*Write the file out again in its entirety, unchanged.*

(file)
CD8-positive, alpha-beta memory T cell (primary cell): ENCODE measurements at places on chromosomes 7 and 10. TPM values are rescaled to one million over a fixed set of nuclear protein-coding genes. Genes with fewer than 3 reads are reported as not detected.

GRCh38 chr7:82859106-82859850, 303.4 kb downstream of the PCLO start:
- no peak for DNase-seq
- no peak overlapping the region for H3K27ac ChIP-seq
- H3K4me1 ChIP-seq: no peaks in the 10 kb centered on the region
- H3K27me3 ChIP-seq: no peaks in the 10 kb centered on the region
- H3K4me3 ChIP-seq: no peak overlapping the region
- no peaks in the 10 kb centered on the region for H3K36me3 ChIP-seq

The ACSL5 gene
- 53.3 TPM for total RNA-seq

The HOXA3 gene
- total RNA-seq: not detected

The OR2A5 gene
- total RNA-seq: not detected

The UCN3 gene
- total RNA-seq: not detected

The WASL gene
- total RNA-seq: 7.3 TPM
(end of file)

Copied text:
CD8-positive, alpha-beta memory T cell (primary cell): ENCODE measurements at places on chromosomes 7 and 10. TPM values are rescaled to one million over a fixed set of nuclear protein-coding genes. Genes with fewer than 3 reads are reported as not detected.

GRCh38 chr7:82859106-82859850, 303.4 kb downstream of the PCLO start:
- no peak for DNase-seq
- no peak overlapping the region for H3K27ac ChIP-seq
- H3K4me1 ChIP-seq: no peaks in the 10 kb centered on the region
- H3K27me3 ChIP-seq: no peaks in the 10 kb centered on the region
- H3K4me3 ChIP-seq: no peak overlapping the region
- no peaks in the 10 kb centered on the region for H3K36me3 ChIP-seq

The ACSL5 gene
- 53.3 TPM for total RNA-seq

The HOXA3 gene
- total RNA-seq: not detected

The OR2A5 gene
- total RNA-seq: not detected

The UCN3 gene
- total RNA-seq: not detected

The WASL gene
- total RNA-seq: 7.3 TPM